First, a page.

And what about getting shots from places or angles that aren’t normally possible? If you shoot conferences, events or performances, being able to place the camera on the front of the stage or in front of the podium opens up a lot of new possibilities. The FR7 won’t obstruct the audiences view in the same way that a camera on a tripod with an operator will and it’s far less distracting. I’m going to be shooting some live performances with one very soon and it will allow me to get the camera into locations around the performances where you just can’t normally get a shot. You can hang it from a ceiling or a lighting truss for overhead shots. You can even mount it on a jib. Once you start thinking about all the places you can place one, places that are unsafe for a camera operator or just simply inaccessible it does start to become an interesting proposition.
Time-lapse and trick shots.
You can also use it for time-lapse or other shots where you need to repeat the same move over and over. By setting up preset positions for the start and end points and then adjusting the speed of the move you can perform extremely slow moves all the way to very fast moves from point to point and each time the move is the same. Like the FX6 the FR7 has a built in intervalometer (interval record), so shooting time-lapse is easy. You can also make it speed ramp the moves if you need to.
The big deal about the FR7 is that while PTZ cameras are not new, they have never offered the image performance possible from a large sensor camera. Because the images from the FR7 closely match the rest of the Sony cinema line it opens up more possible uses. And the cost isn’t prohibitive, it’s not that much more than a normal FX6. Its limiting factor is the range of power zoom lenses that are currently available. The 28-135mm power zoom will be the lens that most will use with it and while this is going to be very useable for many things it isn’t a vast zoom range compared to the zooms typically fitted to PTZ cameras with very small sensors. You can use the cameras clear image zoom function to extend the zoom range by up to 1.5x in 4K if you need to. If you need a longer focal lengths then I believe it is possible to use the Sony 70-200mm with the 2x extender, but this isn’t a power zoom. Hopefully we will see more E-Mount power zoom lenses coming in the future for this very interesting camera.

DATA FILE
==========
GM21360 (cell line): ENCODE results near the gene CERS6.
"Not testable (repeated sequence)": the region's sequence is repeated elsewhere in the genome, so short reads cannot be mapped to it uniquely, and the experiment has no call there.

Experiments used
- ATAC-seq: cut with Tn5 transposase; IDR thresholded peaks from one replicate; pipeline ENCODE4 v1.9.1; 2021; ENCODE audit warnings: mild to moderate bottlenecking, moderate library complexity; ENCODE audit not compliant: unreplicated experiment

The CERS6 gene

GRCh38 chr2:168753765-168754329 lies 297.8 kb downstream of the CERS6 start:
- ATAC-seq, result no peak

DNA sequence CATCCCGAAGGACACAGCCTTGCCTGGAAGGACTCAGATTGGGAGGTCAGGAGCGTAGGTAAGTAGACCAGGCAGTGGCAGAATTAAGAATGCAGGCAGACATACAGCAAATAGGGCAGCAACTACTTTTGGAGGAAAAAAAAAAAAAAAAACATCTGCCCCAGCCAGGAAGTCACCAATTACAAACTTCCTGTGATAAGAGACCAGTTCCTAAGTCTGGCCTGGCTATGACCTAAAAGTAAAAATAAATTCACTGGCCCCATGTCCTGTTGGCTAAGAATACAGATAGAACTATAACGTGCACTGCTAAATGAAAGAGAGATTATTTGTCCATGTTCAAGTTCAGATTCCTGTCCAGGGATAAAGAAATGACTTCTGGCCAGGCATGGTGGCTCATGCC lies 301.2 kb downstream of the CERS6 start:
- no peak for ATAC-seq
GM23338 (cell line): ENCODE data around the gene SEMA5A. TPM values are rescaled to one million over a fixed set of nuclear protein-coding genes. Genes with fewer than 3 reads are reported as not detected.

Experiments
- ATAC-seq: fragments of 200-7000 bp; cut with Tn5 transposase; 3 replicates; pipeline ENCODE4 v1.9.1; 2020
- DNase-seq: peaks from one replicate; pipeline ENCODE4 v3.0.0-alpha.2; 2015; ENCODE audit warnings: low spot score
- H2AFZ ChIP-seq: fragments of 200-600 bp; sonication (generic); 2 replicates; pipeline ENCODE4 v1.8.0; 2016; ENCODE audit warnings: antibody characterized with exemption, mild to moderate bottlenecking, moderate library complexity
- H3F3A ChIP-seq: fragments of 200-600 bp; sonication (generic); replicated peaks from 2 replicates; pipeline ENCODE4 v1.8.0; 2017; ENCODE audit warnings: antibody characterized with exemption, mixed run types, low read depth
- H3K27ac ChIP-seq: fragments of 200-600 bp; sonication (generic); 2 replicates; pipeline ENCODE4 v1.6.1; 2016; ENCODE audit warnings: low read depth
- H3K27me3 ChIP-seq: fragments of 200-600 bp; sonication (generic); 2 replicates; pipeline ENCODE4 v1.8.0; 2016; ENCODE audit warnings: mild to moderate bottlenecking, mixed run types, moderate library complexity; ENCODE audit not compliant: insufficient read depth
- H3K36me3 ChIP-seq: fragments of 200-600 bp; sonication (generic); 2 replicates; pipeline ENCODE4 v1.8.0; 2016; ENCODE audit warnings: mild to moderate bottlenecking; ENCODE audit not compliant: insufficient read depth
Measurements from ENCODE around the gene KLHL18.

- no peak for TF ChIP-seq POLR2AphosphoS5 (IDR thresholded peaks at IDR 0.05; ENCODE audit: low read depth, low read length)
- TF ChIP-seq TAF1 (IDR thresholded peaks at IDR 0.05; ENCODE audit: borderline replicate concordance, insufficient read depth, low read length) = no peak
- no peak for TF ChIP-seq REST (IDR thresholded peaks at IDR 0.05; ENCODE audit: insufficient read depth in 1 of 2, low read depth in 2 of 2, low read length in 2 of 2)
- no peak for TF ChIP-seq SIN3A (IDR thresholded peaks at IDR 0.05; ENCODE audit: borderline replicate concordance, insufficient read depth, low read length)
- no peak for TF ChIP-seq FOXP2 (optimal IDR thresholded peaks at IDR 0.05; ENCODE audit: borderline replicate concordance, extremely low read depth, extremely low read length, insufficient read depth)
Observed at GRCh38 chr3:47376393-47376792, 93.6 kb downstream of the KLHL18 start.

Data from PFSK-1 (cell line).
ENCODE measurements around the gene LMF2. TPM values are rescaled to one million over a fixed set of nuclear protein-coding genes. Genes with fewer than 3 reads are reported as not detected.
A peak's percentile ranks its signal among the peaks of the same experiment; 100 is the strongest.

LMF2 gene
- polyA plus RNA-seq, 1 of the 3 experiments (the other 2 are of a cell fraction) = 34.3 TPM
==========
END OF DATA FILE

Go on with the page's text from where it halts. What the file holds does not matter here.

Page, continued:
Come back in about a month to find out how I get on shooting a live performance with the FR7. I’m really looking forward to putting it through its paces as I’m strongly considering getting one for myself – thinks – Northern Lights remotely controlled from home??????
Before the large sensor resolution most professional video cameras used 3 sensors, one each for red, green and blue. And each of those sensors normally had as many pixels as the resolution of the recording format. So you had enough pixels in each colour for full resolution in each colour.
Then along came large sensor cameras where the only way to make it work was by using a single sensor (the optical prism would be too big to accomodate any existing lens system). So now you have to have all your pixels on one sensor divided up between red, green and blue.
Almost all of camera manufacturers ignored the inconvenient truth that a colour sensor with 4K of pixels won’t deliver 4K of resolution. We were sold these new 4K cameras. But the 4K doesn’t mean 4K resolution, it means 4K of pixels. To be fair to the manufactures, they didn’t claim 4K resolution, but they were also quite happy to let end users think that that’s what the 4K meant.